All ready VS Already Dear Dr English, Is "already" another way of spelling "all ready" in the same way as "all right" and "alright"? Ladda Eamsrisakul
Is "already" another way of spelling "all ready" in the same way as "all right" and "alright"?
The word "already" comes from "all ready" with the original meaning of "all are ready", but the meaning has changed over time until to this day, when "already" means "previously".
The troupe members are all ready for the performance. (The troupe members are fully prepared for the performance.) The performance had already started when we reached the theatre. (The performance has started before we were at the theatre.
The performance had already started when we reached the theatre. (The performance has started before we were at the theatre.
But it is different with "all right" and "alright"; the latter is regard as a non-standard abbreviation for "all right", and thus should not be used in formal contexts. The joining of the words "all ready" and "already" has been around for a much longer period of time - since the Middle Ages - than that of "all right" and "alright", so there is no problem in using "already" in a formal context. And as I have mentioned in the previous paragraph, "already" has turned into a different word with its own meaning. In short, even though "alright" appears in the works of some well-known authors, it has no place in proper language.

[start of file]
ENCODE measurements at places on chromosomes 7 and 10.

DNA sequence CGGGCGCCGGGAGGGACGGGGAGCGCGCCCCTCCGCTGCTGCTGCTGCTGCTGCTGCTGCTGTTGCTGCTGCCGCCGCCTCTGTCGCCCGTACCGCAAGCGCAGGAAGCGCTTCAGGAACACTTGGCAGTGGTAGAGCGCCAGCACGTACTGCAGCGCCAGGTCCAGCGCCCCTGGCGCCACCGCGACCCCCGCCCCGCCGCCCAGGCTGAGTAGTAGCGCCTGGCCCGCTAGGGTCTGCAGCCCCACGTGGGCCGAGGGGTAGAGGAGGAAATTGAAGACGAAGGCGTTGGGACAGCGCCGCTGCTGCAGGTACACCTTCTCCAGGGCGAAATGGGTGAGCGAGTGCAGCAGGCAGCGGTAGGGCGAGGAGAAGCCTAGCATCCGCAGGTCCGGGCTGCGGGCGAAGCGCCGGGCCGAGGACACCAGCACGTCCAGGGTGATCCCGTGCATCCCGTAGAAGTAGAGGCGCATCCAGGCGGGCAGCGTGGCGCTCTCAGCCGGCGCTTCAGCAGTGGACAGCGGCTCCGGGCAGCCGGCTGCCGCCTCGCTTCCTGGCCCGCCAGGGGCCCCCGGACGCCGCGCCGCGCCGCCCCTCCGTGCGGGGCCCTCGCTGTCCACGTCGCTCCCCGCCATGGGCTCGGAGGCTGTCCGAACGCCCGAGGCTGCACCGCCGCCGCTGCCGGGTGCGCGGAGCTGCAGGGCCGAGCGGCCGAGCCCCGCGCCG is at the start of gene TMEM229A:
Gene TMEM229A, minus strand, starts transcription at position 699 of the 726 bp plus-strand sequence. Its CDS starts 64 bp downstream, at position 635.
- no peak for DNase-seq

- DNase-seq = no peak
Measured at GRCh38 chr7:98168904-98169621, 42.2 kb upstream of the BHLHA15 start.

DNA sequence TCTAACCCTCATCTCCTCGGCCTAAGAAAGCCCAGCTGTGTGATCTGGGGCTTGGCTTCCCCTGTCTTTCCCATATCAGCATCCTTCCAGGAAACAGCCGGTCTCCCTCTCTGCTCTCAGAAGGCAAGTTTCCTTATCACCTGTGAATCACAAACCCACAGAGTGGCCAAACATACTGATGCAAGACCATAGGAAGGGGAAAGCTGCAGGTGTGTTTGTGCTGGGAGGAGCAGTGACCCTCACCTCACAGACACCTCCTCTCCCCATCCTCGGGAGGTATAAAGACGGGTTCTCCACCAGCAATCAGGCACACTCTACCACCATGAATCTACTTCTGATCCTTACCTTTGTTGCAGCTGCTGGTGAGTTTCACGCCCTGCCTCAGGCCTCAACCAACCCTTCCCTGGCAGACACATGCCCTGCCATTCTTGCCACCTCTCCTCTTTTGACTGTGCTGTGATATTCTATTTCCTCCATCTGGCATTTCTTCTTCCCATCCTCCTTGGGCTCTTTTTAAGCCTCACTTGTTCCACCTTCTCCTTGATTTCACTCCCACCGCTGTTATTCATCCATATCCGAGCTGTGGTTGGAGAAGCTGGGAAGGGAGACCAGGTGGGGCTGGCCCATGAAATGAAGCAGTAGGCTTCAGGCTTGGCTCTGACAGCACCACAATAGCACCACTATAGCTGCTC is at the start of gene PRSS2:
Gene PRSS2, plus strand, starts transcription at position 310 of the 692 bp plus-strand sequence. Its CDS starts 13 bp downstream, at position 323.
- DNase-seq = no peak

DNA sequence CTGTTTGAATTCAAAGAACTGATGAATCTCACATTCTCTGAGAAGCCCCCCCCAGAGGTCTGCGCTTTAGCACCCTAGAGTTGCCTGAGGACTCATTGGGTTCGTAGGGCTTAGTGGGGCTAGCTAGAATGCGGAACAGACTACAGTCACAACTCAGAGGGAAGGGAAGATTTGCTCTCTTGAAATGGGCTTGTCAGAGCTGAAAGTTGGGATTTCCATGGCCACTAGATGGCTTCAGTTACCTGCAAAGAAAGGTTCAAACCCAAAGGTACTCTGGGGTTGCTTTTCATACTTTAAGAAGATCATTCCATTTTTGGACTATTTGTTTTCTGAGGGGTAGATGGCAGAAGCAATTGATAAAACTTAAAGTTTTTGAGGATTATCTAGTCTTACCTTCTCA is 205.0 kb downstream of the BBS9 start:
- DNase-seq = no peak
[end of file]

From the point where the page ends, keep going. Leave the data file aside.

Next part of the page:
Dear Dr English, What does "unquestionable", as in "his accounts are unquestionable", means? Please also give some examples. Wilai Chuennopparut
What does "unquestionable", as in "his accounts are unquestionable", means? Please also give some examples.
This group of adjectives ranges from "unquestionable" through "unquestioned" to "unquestioning", each of which has a slightly different meaning.
When we talk about something that is unquestionable it is so obviously true and real that nobody can doubt it.
He fetched a gold medal in every tournament; his ability is unquestionable.
When someone says that something is unquestioned, they mean that it is all agreed and accepted by everybody without any doubt.
A few decades ago the seniority system in many Thai universities was unquestioned.
We can also use "unquestioned" to emphasise that the subject matter is so obvious, great or real that nobody can doubt it or disagree with it.
Who will dare to challenge the emperor's unquestioned power?
And the last word, "unquestioning", we use to describe a person's belief or attitude which they do not doubt to be right. It is a total belief or acceptance.
The junta has demanded unquestioning obedience from the public and will take drastic action against anybody who resists.
By Dr English